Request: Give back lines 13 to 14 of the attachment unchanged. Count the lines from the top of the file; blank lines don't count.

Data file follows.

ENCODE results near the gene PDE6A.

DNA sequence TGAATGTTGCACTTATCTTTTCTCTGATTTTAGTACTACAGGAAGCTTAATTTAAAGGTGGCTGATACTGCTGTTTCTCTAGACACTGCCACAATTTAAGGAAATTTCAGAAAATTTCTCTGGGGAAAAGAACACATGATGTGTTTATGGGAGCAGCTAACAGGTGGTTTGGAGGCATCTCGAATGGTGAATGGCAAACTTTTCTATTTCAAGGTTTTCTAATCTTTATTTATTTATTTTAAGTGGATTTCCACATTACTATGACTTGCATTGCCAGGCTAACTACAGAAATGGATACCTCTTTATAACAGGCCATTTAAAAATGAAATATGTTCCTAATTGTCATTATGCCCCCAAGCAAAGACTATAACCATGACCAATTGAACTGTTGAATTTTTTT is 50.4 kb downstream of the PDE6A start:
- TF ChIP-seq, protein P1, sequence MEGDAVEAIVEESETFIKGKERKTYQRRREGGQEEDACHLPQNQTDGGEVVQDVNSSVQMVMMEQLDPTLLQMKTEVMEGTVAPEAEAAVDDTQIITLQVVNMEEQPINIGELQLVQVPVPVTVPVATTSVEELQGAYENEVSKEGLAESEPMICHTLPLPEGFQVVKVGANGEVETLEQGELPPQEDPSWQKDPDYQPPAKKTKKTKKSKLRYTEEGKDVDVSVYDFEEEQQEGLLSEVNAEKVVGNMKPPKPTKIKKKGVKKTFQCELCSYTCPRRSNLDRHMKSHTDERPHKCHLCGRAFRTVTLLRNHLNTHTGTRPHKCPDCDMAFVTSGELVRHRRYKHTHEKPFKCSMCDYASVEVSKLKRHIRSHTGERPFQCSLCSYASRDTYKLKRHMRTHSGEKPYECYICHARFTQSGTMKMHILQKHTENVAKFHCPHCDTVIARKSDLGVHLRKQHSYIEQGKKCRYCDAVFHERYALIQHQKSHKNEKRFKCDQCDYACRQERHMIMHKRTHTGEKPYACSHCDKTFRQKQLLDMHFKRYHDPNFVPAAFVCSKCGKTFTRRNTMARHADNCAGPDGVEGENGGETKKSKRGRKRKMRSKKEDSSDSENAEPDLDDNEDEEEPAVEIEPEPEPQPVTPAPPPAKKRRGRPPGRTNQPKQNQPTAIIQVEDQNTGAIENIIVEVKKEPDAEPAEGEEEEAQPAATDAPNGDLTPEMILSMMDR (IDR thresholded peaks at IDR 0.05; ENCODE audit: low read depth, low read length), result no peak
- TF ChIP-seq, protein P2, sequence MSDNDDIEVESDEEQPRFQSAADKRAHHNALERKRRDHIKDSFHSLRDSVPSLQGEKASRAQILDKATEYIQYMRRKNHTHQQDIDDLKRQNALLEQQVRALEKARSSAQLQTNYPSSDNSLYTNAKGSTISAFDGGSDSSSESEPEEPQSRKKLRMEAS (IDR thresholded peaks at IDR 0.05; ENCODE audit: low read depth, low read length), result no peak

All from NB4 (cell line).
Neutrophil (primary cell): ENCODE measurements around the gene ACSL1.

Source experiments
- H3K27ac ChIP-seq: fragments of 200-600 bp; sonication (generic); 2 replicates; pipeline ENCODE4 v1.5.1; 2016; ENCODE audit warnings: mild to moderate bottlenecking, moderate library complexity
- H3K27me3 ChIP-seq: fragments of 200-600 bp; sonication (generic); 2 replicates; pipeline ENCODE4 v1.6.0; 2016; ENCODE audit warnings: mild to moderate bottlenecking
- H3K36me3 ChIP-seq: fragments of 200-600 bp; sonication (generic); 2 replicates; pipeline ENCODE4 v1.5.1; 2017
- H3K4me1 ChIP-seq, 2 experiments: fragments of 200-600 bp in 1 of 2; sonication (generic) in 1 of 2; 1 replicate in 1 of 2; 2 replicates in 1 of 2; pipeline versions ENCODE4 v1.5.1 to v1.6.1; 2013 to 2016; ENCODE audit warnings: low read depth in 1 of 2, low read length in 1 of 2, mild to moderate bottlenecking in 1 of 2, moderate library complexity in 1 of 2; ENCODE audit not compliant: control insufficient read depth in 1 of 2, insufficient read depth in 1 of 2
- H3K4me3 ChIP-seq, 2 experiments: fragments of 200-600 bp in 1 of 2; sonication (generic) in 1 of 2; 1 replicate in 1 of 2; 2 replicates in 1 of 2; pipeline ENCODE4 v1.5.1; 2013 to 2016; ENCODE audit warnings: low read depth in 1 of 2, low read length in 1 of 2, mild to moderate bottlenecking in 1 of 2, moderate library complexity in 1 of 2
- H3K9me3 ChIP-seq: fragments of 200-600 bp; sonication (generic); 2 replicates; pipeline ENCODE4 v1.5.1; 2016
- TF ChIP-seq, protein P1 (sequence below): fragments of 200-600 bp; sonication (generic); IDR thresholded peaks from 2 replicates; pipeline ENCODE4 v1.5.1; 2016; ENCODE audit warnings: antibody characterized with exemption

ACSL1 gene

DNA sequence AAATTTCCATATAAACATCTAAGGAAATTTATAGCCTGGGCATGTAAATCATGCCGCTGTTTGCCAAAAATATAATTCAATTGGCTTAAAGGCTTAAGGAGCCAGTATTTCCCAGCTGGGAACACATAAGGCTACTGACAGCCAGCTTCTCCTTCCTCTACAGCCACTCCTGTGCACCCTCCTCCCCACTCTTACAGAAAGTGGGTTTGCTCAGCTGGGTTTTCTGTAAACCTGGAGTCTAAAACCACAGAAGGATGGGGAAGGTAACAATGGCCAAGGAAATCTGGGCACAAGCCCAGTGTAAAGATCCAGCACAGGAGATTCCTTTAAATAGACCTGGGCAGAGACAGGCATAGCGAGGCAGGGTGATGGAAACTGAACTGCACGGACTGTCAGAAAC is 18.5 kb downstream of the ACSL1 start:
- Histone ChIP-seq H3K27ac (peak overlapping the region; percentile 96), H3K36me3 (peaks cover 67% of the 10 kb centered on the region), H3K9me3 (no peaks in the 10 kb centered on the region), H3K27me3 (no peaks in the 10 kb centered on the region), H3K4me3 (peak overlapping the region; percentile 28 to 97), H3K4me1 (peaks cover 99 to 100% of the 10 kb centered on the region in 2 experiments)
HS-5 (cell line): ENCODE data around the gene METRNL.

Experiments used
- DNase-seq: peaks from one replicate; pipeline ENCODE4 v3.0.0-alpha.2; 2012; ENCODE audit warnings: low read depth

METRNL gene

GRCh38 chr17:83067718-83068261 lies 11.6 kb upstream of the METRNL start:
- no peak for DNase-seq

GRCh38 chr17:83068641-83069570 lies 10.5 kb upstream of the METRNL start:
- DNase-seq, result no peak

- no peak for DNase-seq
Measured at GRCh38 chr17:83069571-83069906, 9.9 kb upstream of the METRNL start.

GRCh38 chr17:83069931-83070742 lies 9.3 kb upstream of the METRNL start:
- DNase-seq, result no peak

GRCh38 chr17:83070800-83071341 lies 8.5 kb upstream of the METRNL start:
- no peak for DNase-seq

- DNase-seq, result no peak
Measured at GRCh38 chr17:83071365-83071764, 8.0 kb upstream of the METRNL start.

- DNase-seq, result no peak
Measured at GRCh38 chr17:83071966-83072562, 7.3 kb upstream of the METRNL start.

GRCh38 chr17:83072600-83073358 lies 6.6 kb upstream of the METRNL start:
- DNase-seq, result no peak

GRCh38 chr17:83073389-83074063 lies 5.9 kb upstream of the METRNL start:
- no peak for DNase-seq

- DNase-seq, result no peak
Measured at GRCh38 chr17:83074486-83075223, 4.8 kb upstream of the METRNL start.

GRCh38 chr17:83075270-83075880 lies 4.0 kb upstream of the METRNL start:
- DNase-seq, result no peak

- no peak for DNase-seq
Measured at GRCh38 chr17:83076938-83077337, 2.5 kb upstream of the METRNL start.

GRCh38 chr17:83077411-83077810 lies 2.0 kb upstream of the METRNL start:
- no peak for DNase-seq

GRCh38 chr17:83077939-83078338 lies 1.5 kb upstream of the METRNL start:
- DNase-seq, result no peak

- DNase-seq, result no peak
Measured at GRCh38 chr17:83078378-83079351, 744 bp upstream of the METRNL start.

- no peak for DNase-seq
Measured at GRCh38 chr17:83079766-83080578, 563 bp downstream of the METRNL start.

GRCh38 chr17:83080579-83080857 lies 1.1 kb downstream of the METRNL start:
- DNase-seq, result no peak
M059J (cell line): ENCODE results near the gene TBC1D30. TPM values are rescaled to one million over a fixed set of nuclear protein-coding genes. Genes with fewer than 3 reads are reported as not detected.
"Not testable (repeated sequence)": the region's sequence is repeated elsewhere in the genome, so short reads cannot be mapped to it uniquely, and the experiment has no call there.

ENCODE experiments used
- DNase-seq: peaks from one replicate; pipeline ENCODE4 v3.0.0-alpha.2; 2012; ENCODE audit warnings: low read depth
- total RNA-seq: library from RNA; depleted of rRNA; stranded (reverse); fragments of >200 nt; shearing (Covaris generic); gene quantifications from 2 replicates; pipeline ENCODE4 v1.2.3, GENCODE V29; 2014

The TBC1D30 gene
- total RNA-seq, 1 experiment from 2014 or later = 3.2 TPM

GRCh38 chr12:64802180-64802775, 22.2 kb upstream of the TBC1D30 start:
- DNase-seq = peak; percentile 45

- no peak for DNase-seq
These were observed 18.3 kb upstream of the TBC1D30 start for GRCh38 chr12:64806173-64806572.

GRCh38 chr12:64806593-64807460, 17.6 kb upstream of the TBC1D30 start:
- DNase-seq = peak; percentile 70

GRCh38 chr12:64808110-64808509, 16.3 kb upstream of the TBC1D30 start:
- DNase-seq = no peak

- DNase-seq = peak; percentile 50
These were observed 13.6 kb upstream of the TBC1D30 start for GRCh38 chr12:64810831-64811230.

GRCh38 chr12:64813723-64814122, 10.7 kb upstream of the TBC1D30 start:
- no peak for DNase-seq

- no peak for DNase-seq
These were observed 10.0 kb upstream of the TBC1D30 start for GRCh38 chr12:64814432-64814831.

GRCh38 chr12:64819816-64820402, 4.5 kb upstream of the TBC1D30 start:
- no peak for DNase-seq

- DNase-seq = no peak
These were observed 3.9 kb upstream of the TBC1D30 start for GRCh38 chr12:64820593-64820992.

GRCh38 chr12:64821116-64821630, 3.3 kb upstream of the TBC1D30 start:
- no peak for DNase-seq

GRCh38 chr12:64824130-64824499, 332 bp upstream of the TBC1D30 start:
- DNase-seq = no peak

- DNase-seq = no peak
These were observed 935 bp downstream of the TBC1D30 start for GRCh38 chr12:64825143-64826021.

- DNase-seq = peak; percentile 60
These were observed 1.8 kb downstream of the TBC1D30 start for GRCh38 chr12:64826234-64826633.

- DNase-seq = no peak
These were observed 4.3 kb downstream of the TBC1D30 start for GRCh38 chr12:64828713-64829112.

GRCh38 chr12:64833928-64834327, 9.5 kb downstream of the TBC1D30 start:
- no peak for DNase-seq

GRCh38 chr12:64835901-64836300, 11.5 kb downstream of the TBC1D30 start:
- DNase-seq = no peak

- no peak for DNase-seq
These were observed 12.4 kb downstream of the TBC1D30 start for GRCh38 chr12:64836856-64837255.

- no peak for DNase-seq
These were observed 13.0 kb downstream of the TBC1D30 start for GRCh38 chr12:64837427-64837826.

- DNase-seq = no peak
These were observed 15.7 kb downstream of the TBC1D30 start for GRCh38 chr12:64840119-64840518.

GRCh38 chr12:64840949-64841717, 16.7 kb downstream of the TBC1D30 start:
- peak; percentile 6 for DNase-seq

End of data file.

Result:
- H3K9me3 ChIP-seq: fragments of 200-600 bp; sonication (generic); 2 replicates; pipeline ENCODE4 v1.5.1; 2016
- TF ChIP-seq, protein P1 (sequence below): fragments of 200-600 bp; sonication (generic); IDR thresholded peaks from 2 replicates; pipeline ENCODE4 v1.5.1; 2016; ENCODE audit warnings: antibody characterized with exemption